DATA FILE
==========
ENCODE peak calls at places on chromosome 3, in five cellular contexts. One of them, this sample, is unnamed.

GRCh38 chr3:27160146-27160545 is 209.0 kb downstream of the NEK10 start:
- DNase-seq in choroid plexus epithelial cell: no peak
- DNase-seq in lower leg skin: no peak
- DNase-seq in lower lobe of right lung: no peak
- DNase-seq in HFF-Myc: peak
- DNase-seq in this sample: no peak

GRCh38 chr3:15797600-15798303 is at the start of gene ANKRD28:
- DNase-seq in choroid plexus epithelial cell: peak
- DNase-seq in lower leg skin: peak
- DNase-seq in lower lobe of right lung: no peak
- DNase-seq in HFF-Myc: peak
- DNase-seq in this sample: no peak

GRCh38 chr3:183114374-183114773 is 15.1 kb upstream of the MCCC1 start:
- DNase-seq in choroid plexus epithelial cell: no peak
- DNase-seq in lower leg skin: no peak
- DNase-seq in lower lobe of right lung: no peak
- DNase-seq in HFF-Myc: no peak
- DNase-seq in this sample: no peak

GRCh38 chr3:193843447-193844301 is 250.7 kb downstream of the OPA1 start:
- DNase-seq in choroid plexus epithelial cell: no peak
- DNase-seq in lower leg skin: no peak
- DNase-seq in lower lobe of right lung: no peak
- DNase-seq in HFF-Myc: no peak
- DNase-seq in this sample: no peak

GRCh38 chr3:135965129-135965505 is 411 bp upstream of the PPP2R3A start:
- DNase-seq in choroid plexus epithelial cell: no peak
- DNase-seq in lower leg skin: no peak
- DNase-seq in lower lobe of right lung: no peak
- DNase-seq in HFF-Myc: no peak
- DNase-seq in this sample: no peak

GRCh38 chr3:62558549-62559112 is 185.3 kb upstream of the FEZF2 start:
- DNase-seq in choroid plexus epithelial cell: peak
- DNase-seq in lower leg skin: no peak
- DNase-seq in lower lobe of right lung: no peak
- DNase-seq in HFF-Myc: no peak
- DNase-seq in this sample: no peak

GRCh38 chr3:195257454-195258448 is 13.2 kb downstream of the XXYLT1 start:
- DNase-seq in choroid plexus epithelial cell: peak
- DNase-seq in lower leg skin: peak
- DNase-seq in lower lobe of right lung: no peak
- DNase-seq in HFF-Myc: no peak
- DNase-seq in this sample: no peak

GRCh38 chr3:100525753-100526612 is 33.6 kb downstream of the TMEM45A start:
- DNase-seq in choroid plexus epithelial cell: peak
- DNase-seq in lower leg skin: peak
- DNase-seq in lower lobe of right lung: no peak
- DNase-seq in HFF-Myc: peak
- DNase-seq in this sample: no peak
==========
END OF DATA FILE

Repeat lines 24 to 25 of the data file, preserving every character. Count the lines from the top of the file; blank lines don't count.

- DNase-seq in HFF-Myc: no peak
- DNase-seq in this sample: no peak